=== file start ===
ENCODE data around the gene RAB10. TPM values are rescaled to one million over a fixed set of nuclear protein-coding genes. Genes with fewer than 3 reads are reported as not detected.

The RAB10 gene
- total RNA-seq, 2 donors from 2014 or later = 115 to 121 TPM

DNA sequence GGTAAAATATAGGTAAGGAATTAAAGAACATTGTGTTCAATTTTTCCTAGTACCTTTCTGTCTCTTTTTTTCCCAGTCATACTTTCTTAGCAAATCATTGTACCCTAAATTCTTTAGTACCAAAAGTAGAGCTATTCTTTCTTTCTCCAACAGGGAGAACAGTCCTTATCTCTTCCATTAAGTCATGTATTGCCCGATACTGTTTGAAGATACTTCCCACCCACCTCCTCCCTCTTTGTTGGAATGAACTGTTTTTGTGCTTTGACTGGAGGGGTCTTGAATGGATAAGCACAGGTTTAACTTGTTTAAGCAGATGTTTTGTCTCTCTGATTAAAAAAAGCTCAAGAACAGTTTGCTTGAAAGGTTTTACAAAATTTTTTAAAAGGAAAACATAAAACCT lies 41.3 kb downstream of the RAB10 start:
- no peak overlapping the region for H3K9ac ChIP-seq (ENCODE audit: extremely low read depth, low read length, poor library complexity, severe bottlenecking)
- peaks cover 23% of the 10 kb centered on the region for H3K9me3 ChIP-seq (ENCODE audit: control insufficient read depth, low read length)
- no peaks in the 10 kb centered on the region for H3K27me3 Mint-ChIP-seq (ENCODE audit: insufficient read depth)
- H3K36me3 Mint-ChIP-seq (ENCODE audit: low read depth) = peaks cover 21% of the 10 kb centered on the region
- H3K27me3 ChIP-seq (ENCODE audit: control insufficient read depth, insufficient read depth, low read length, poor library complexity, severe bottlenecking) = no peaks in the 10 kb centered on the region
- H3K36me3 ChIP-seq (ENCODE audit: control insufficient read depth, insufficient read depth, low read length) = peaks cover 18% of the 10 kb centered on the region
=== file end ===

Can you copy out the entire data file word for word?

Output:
ENCODE data around the gene RAB10. TPM values are rescaled to one million over a fixed set of nuclear protein-coding genes. Genes with fewer than 3 reads are reported as not detected.

The RAB10 gene
- total RNA-seq, 2 donors from 2014 or later = 115 to 121 TPM

DNA sequence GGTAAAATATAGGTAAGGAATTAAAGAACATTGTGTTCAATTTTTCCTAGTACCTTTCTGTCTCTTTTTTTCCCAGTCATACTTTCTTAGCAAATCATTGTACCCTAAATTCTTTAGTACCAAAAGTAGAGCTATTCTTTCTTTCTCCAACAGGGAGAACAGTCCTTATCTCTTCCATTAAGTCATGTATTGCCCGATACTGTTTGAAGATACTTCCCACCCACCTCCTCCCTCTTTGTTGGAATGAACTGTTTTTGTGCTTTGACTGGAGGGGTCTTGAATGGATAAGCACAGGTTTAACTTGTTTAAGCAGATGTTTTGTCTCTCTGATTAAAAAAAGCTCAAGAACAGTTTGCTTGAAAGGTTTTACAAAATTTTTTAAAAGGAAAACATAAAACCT lies 41.3 kb downstream of the RAB10 start:
- no peak overlapping the region for H3K9ac ChIP-seq (ENCODE audit: extremely low read depth, low read length, poor library complexity, severe bottlenecking)
- peaks cover 23% of the 10 kb centered on the region for H3K9me3 ChIP-seq (ENCODE audit: control insufficient read depth, low read length)
- no peaks in the 10 kb centered on the region for H3K27me3 Mint-ChIP-seq (ENCODE audit: insufficient read depth)
- H3K36me3 Mint-ChIP-seq (ENCODE audit: low read depth) = peaks cover 21% of the 10 kb centered on the region
- H3K27me3 ChIP-seq (ENCODE audit: control insufficient read depth, insufficient read depth, low read length, poor library complexity, severe bottlenecking) = no peaks in the 10 kb centered on the region
- H3K36me3 ChIP-seq (ENCODE audit: control insufficient read depth, insufficient read depth, low read length) = peaks cover 18% of the 10 kb centered on the region